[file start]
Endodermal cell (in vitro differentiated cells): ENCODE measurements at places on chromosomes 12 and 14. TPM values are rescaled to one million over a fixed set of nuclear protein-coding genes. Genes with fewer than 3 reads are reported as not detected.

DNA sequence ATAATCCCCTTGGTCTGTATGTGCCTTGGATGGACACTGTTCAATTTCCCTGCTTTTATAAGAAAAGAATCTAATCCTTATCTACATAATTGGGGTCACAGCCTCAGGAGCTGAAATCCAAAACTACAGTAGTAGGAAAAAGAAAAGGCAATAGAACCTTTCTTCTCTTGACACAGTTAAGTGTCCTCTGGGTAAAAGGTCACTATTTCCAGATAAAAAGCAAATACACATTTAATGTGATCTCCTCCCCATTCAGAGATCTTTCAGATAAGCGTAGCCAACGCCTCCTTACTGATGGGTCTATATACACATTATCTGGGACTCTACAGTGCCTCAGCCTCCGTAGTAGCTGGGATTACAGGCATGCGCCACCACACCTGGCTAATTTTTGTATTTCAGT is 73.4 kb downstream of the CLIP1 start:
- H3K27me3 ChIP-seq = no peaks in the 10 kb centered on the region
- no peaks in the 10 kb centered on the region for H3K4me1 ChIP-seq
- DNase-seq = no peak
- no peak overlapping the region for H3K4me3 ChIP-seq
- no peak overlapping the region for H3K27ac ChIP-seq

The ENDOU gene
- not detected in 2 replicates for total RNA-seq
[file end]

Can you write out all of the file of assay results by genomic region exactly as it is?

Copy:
Endodermal cell (in vitro differentiated cells): ENCODE measurements at places on chromosomes 12 and 14. TPM values are rescaled to one million over a fixed set of nuclear protein-coding genes. Genes with fewer than 3 reads are reported as not detected.

DNA sequence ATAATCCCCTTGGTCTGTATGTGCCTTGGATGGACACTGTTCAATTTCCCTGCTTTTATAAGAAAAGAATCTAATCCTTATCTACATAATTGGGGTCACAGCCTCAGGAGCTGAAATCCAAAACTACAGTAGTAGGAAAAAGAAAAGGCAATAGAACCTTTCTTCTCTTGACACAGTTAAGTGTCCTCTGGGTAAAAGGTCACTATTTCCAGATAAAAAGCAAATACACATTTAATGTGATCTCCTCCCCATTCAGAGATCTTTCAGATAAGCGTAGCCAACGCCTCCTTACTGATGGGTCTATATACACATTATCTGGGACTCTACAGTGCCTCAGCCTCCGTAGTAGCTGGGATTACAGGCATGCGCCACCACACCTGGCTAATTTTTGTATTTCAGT is 73.4 kb downstream of the CLIP1 start:
- H3K27me3 ChIP-seq = no peaks in the 10 kb centered on the region
- no peaks in the 10 kb centered on the region for H3K4me1 ChIP-seq
- DNase-seq = no peak
- no peak overlapping the region for H3K4me3 ChIP-seq
- no peak overlapping the region for H3K27ac ChIP-seq

The ENDOU gene
- not detected in 2 replicates for total RNA-seq